Monday 10.4.2017 in Latest Developments in China Country Page
As previously featured on the CIVICUS Monitor, the Law on the Management of Overseas NGO Activities came into effect on 1st January 2017. The legislation allows the government to control CSOs' funding sources, staffing and activities. Civil society has spoken out against the tightening restrictions on freedom of association at international fora and through inter-governmental organisations.
On 16th February 2017, 19 NGOs released a joint statement at the United Nations Human Rights Council (UNHRC) on China’s human rights violations. In the statement, international and Chinese human rights groups noted recent cases of arbitrary arrests and ongoing detentions, as well as enforced disappearances, denial of legal representation and violations of the right to a fair trial. They also urged China to amend or repeal the Management of Overseas NGO Activities Law, asserting that the legislation contravenes international best practices and standards on freedom of association. The statement also affirmed that international organisations and fora could play a key role in improving the human rights situation in China:
"In the past, the Chinese Government has openly expressed its displeasure with critical scrutiny of its human rights record. Such reactions demonstrate that China is sensitive to international attention. Public recognition at the Human Rights Council that China should be bound by its international human rights obligations will again give hope to thousands of defenders, lawyers, petitioners and others who seek to promote human rights in the country".
In addition, Human Rights in China (HRIC) and International Federation for Human Rights (FIDH) delivered a statement at the UNHRC on 15th March 2017, urging the Council to stand firm in support of international human rights standards and in opposition to the Chinese authorities' efforts to suppress freedom of association and the emergence of an independent civil society.
With a new legal framework governing foreign CSOs, civil society groups are already beginning to feel the impact of the new restrictions. For example, on 29th December 2016, more than fifty members of the Chinese security forces entered the premises of the CSO - Migrant Workers' Home - cutting off access to utilities and destroying the central heating system. Many believe the CSO was attacked due to its promotion of migrant workers' rights; international civil society groups estimate that there are 150 million migrant workers in China who often work in poor conditions and cannot access fundamental labour rights. Under the new law, Chinese authorities can cancel any organisation's activities, revoke registration and impose administrative detention on staff. CSOs must also complete an annual assessment and be approved to obtain an operating permit.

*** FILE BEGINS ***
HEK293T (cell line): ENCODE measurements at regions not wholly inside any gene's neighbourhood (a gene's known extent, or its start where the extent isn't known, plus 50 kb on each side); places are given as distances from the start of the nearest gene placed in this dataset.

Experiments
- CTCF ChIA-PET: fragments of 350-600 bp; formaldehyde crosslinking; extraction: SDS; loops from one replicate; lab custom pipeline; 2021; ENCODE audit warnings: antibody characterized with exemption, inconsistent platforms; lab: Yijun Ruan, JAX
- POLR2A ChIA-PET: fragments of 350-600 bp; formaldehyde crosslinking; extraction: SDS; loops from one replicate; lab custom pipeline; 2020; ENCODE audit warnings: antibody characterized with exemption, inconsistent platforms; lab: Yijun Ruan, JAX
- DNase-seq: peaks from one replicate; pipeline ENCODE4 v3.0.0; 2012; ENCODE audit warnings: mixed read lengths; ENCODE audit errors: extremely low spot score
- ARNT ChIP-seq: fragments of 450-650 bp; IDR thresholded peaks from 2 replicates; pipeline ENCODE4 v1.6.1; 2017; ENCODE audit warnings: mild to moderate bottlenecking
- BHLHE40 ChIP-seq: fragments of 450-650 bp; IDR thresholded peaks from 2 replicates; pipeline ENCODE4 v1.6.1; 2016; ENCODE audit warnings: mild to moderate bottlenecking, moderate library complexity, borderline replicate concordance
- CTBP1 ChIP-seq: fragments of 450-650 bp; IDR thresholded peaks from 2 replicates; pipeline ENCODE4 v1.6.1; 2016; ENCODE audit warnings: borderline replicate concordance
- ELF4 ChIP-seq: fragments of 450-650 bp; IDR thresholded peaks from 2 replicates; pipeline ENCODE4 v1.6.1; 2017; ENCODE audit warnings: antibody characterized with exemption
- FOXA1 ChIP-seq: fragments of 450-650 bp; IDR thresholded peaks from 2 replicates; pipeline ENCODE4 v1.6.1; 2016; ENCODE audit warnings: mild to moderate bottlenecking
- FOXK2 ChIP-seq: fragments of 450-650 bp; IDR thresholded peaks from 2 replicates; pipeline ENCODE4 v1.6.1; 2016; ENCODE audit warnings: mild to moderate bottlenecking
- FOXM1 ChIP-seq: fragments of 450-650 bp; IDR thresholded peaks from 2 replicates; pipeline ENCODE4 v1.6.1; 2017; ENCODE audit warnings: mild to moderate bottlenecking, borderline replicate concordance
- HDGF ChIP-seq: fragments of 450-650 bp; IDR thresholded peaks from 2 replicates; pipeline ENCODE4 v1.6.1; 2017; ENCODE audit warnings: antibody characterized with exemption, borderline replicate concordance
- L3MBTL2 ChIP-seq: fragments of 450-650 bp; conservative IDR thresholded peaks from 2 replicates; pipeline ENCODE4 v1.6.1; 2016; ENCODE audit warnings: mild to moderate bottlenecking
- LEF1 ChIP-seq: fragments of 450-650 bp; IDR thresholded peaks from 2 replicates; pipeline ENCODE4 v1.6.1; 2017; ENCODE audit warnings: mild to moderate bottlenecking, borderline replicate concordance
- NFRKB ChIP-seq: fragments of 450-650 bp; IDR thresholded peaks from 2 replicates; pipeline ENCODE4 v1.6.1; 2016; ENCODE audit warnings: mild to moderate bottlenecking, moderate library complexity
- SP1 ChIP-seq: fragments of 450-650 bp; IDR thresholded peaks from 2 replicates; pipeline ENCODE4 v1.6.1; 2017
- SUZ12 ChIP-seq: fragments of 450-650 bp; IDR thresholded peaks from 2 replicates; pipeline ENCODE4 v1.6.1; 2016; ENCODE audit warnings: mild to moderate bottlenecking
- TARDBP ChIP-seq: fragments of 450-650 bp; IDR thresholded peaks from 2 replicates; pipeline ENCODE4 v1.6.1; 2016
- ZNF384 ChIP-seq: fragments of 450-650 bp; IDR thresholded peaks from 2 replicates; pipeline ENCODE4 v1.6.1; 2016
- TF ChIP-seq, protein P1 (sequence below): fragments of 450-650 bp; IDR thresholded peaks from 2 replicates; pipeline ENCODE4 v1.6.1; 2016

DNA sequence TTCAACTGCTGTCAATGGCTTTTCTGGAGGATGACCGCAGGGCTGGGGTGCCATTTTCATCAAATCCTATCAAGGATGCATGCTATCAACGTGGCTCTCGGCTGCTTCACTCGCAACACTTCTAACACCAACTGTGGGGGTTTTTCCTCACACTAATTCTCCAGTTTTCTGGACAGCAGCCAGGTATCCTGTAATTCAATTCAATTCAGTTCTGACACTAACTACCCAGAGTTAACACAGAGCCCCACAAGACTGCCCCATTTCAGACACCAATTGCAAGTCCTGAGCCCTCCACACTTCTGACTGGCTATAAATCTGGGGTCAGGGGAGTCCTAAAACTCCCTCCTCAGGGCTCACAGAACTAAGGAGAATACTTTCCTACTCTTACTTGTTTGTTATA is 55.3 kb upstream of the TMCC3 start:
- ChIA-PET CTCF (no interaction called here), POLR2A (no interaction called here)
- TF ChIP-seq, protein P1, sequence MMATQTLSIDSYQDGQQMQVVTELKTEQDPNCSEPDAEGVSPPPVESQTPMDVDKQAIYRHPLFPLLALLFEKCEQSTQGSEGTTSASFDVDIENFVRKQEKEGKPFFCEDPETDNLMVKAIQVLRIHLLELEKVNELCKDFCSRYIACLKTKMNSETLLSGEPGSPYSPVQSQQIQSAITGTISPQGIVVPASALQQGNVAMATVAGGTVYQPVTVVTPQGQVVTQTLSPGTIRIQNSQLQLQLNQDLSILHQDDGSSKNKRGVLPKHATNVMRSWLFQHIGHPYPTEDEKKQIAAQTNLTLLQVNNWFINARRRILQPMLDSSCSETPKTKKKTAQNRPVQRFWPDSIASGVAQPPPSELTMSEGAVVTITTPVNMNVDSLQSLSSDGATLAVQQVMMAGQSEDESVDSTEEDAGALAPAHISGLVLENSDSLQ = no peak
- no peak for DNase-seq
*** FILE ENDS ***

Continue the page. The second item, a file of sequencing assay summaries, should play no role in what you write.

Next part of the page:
Organisers of peaceful assemblies are often denied permission by Chinese authorities. As people around the world participated in protests on International Women's Day, activists in China also mobilised. In a secret protest on 6th March 2017, a group of feminists gathered in the People’s Park in Guangzhou. The activist wore traditional gowns to honour the first-ever feminist protest in China held 93 years ago. The protest was held in secret to avoid the risk of detention.
As reported on the CIVICUS Monitor, freedom of expression in China remains tightly controlled. Recently, civil society groups have used international fora to draw attention to the persecution of dissidents for simply expressing opinions or speaking out about politically-sensitive topics. In a joint statement, 19 CSOs described the scale of persecution in China:
"Non-governmental organisations estimate that in 2016, police arrested over 100 individuals for exercising their right to freedom of expression. This included figures well-known for documenting and disseminating information on human rights violations, such as veteran activists Huang Qi and Liu Feiyue. Their websites, and others including one aimed at facilitating peaceful dialogue within China’s diverse Muslim community, have been effectively shut down. Uyghur scholar Ilham Tohti continues to serve a life sentence, and Tibetan activist Tashi Wangchuk has been detained for over a year for requesting Tibetan language classes in local schools".
In addition, numerous rights groups have called for the repeal of restrictive legislation, including the Counter-Terrorism Law. The use of national security legislation to harass and imprison political dissidents is a concerning trend in China that shows no signs of abating.